Simple Music Maker

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Happy Birthday Arduino and Happy Birthday Project14.



My entry to the Open Arduino competition was going to be a music box. I'm too late for that, having missed the deadline, so I'll post the blog in Simple Music Maker instead (and keep my fingers crossed that I don't win a fog machine). As you can hear, it's far from perfect, but it was fun to put together and play with.


The Uno is going to synthesize the sounds digitally. There's a small amount of analogue circuitry to convert the digital values to an analogue signal and drive a small loudspeaker with a very simple amplifier.


Circuit description


The waveform is generated by a R-2R network working as a DAC (digital-to-analog converter) directly from the Arduino port pins.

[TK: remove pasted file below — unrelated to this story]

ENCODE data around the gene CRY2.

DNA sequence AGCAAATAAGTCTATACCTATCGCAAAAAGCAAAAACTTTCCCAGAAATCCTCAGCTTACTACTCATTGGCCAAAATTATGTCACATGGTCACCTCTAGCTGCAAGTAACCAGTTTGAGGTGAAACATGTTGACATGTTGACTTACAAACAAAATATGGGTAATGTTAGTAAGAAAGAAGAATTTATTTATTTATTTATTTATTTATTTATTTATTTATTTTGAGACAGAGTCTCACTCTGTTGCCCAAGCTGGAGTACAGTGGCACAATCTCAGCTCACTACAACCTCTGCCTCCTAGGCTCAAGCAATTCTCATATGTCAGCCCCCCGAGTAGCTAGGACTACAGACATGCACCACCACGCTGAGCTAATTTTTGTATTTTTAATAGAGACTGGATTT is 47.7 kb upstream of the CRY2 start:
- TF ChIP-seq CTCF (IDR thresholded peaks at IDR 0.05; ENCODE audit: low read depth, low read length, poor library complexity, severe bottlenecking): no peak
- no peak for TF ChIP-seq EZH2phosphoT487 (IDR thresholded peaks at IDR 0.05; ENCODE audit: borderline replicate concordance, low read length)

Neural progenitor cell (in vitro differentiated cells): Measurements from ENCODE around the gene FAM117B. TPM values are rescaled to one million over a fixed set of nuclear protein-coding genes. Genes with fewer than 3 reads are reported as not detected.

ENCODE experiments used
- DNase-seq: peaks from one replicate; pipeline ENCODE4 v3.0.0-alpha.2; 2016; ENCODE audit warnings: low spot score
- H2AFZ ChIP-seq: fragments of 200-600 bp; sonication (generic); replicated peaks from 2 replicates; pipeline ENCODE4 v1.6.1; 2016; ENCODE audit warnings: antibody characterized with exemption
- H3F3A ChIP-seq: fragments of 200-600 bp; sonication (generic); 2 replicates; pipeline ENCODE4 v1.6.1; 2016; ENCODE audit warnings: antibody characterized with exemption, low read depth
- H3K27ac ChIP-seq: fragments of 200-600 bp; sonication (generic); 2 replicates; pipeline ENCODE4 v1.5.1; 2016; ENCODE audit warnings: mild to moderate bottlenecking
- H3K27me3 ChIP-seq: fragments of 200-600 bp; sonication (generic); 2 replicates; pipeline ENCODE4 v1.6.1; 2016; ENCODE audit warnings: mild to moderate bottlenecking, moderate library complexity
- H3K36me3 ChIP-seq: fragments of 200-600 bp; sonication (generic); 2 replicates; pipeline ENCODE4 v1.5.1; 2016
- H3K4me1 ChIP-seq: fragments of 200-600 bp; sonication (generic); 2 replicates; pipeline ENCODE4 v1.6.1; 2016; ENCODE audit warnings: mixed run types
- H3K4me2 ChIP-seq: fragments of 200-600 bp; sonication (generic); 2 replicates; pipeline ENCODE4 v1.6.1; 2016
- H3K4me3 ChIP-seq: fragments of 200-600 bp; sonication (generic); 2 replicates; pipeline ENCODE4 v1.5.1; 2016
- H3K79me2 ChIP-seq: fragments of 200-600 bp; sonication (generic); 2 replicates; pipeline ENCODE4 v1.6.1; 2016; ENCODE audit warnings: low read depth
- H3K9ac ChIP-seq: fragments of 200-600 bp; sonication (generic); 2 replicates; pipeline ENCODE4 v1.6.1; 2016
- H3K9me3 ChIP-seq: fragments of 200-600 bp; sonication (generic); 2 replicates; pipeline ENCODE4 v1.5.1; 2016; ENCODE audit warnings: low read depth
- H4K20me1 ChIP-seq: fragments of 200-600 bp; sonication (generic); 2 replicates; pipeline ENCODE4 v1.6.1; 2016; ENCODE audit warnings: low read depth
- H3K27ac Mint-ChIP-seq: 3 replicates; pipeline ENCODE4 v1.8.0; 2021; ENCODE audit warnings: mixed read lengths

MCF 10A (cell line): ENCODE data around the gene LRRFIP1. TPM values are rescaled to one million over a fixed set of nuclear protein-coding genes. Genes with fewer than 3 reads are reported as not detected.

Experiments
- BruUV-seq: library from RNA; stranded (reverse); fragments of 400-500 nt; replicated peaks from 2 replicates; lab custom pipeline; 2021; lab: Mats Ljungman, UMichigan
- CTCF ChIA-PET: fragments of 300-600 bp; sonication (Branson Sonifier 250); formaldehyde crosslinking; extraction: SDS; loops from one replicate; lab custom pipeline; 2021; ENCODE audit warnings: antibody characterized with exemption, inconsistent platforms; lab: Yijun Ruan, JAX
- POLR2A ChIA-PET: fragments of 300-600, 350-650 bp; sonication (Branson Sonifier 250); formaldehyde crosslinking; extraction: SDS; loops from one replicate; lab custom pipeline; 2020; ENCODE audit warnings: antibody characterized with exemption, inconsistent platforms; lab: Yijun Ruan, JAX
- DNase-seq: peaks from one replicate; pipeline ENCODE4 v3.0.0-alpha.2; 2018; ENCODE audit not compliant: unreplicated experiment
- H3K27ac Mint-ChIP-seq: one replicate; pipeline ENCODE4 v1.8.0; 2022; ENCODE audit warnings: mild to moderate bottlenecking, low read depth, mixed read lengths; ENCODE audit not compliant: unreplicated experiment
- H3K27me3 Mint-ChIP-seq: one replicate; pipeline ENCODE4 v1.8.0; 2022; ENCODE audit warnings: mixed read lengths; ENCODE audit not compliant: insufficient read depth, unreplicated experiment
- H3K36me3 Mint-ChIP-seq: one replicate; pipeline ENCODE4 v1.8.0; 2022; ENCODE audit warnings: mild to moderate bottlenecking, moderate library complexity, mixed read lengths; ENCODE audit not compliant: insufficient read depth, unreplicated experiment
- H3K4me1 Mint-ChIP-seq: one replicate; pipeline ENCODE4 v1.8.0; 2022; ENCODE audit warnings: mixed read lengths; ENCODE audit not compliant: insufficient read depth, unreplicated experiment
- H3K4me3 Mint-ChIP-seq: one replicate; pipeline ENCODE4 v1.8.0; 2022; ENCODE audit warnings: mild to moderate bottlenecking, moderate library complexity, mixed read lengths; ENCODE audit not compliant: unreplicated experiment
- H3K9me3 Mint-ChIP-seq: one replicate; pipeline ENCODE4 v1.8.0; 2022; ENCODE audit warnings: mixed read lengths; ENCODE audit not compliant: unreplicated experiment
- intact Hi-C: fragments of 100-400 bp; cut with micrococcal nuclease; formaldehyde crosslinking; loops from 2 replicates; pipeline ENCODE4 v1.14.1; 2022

See this series of blogs for more on the R-2R network used as a DAC: Arduino: R-2R Experiment



By its nature, because the digital I/O pins swing between the rails, the output of the DAC is 0 to 5V fullscale. That's too high for what I want here, so I need to reduce the swing to something more manageable. I do that with the first stage (U1) which is an inverting amplifier with a gain of one tenth fifth - that then gets me a maximum swing of half a volt (I changed it after writing this because the original was a bit quiet and then forgot to come back and edit the text). The gain is simply R1/R8. The idea behind the 150pF capacitor is to slow the edges of the DAC output which are very fast and cause the op-amp to ring - it helps, but could be done better. The LM324 is an old bipolar op-amp that can't work up all the way up to the supply rail, and it's probably best to keep everything well clear of ground too, so the first stage also places the signal around 2V. It doesn't matter what the actual, precise level is as long as the signals are in a range where the op-amp can function properly - the audio is ac and at the end of the chain will pass through a capacitor, after which it will be referenced to ground again, so we don't care about arbitrary dc offsets prior to that.